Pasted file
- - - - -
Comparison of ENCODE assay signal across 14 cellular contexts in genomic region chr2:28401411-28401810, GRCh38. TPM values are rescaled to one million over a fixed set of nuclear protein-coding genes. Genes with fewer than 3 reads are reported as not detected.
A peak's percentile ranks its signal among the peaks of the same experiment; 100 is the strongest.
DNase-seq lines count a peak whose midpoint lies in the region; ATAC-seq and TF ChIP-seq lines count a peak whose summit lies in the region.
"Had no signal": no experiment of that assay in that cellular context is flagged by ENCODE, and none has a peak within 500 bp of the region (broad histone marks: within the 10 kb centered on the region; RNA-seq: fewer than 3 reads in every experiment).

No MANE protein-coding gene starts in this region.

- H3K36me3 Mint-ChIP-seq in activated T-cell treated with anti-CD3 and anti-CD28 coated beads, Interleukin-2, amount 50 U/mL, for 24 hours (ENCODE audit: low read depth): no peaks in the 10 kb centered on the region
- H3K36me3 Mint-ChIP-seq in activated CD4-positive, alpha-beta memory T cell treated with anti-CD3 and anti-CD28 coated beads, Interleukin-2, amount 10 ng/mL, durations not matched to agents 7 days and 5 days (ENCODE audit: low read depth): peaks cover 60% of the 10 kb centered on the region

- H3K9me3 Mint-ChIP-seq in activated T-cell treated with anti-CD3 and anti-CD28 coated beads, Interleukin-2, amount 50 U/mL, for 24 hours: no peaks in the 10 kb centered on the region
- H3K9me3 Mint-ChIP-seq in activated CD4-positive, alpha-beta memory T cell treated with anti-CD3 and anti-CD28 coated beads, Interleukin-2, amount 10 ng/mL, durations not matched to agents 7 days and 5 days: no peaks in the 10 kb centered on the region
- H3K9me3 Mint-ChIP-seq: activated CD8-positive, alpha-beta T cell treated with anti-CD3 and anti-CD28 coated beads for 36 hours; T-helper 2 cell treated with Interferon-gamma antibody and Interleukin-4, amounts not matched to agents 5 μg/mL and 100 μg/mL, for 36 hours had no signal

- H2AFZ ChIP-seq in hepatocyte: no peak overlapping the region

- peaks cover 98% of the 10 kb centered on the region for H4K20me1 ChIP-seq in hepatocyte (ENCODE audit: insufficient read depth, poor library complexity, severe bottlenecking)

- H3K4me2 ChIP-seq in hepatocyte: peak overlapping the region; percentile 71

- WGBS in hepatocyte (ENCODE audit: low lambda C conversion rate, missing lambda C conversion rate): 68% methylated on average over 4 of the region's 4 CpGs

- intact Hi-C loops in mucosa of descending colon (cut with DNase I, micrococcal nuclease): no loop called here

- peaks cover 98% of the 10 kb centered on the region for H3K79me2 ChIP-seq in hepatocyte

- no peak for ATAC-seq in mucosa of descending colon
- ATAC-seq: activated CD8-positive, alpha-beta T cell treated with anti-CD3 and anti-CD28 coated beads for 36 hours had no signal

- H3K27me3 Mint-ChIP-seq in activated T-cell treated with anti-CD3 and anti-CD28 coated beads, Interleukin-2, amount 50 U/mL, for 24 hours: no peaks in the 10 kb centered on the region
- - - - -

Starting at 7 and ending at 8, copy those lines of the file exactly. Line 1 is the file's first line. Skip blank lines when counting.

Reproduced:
- H3K36me3 Mint-ChIP-seq in activated CD4-positive, alpha-beta memory T cell treated with anti-CD3 and anti-CD28 coated beads, Interleukin-2, amount 10 ng/mL, durations not matched to agents 7 days and 5 days (ENCODE audit: low read depth): peaks cover 60% of the 10 kb centered on the region

- H3K9me3 Mint-ChIP-seq in activated T-cell treated with anti-CD3 and anti-CD28 coated beads, Interleukin-2, amount 50 U/mL, for 24 hours: no peaks in the 10 kb centered on the region